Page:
After perfecting its model in the U.S., the company expanded its service to over 190 countries around the globe. This has led to growing adoption of streaming worldwide, and Netflix's international subscribers have overtaken its domestic customers. The company now boasts 125 million members, with more joining every quarter. Some analysts suggest that massive international growth could triple Netflix's subscriber base by 2030. The company's surging subscriber base is supporting growing contribution margin and operating profits.
Some investors have given Netflix a pass because of the company's increasing negative cash flow, but that could soon reach a tipping point. The combination of steady subscriber growth, pricing power, and owned programming has some believing the company will be cash flow positive by 2022.
As the clear leader in the emerging industry of streaming, Netflix could be a solid investment for the next 50 years.
The search for AI continues
Make no mistake: Alphabet made its fortunes on the back of Google's search leadership -- and the company still controls an estimated 90% of the worldwide search market. This sheer dominance has made the company one of the leaders in online advertising, with an estimated 39% of the digital ad market in the U.S. last year. It also provided Alphabet with plenty of cash to invest in emerging technologies, the largest of which is artificial intelligence.
One of the most visible demonstrations of Google's AI investment is its self-driving-car spin-off Waymo. The company has driven more than 6 million miles on public roads, and more than 2.7 billion simulated miles last year alone.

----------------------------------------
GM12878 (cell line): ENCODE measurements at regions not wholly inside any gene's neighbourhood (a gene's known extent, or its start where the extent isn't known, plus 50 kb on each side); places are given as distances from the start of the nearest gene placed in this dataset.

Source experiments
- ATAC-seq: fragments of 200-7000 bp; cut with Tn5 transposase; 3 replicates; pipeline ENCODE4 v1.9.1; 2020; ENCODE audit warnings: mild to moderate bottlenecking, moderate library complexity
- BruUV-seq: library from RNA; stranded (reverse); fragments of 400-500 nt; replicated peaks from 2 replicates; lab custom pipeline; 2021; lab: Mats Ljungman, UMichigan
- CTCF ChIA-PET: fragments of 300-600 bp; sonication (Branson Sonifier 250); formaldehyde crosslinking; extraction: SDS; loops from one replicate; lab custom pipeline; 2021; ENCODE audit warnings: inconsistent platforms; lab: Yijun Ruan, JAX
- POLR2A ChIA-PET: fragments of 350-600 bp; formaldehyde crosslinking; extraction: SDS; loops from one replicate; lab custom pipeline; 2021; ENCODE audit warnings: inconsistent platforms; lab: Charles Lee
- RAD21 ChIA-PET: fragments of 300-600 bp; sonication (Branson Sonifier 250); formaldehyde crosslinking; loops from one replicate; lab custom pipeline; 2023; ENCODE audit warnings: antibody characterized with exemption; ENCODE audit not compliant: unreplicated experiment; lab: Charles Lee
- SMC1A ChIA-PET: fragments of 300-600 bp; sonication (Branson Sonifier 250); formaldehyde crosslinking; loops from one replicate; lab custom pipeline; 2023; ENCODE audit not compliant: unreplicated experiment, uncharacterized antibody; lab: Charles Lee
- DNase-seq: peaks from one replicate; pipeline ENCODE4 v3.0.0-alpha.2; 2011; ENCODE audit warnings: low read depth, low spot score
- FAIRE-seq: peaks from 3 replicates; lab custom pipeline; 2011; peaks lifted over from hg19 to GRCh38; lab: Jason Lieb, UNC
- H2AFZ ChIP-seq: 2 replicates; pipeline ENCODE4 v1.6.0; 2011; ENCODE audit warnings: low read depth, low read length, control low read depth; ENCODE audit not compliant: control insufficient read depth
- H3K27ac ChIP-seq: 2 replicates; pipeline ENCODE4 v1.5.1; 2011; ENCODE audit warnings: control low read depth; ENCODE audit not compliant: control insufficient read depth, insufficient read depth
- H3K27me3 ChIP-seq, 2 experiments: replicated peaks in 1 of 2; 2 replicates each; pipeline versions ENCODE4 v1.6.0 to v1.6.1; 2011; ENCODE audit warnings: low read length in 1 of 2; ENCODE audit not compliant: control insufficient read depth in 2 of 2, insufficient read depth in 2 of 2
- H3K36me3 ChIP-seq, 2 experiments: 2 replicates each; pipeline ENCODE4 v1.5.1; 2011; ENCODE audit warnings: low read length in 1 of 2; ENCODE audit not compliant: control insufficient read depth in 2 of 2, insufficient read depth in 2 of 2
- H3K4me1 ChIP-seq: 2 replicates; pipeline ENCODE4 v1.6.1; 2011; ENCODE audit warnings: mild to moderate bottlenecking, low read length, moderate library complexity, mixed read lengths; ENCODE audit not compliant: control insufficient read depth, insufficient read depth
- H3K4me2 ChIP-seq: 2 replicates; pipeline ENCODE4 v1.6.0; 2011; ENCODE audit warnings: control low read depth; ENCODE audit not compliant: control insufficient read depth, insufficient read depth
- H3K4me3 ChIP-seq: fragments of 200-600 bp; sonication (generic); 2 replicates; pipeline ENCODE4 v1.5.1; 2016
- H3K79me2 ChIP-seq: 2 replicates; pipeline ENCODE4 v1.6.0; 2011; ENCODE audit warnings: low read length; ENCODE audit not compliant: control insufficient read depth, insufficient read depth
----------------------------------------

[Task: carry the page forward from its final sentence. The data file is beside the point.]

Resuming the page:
The company's "early rider program" debuted in Phoenix early last year, testing a fleet of more than 600 autonomous vehicles, and shuttling consumers to school, work, and soccer games. Just this month, Waymo revealed that its self-driving ride-hailing service would be launching in Phoenix later this year, making it one of the first companies to generate revenue from autonomous vehicles.
Google has made a number of noteworthy breakthroughs in the field of AI. A partnership with NASA helped discover unidentified planets in a distant solar system. Researchers at Alphabet's life sciences division Verily used Google's AI to help assemble a more complete human genome, and scanned images of the retina to detect heart disease. The technology even bested human pathologists at detecting cancer.
The most compelling use of Google's algorithms is to help maintain its dominance in search and advertising. The company has long used AI to improve the relevance of its search results, but it also uses the technology to boost advertising revenue by placing the right ads in front of the right consumers. The company developed a system that could more accurately predict the click-through rate, where even small improvements can result in huge revenue gains.
As one of the leaders in the cutting-edge technology of AI, Alphabet is a prime candidate to hold for the next five decades.
As the old saying goes, "Nothing is certain in life but death and taxes." Even so, each of these companies sits at the start of a growing trend that will likely continue for decades. Owning shares in the leaders in e-commerce, streaming video, and artificial intelligence can be a great way to increase your odds of success.
John Mackey, CEO of Whole Foods Market, an Amazon subsidiary, is a member of The Motley Fool's board of directors. Suzanne Frey, an executive at Alphabet, is a member of The Motley Fool's board of directors. Danny Vena owns shares of Alphabet (A shares), Amazon, and Netflix. The Motley Fool owns shares of and recommends Alphabet (A shares), Alphabet (C shares), Amazon, and Netflix. The Motley Fool has a disclosure policy.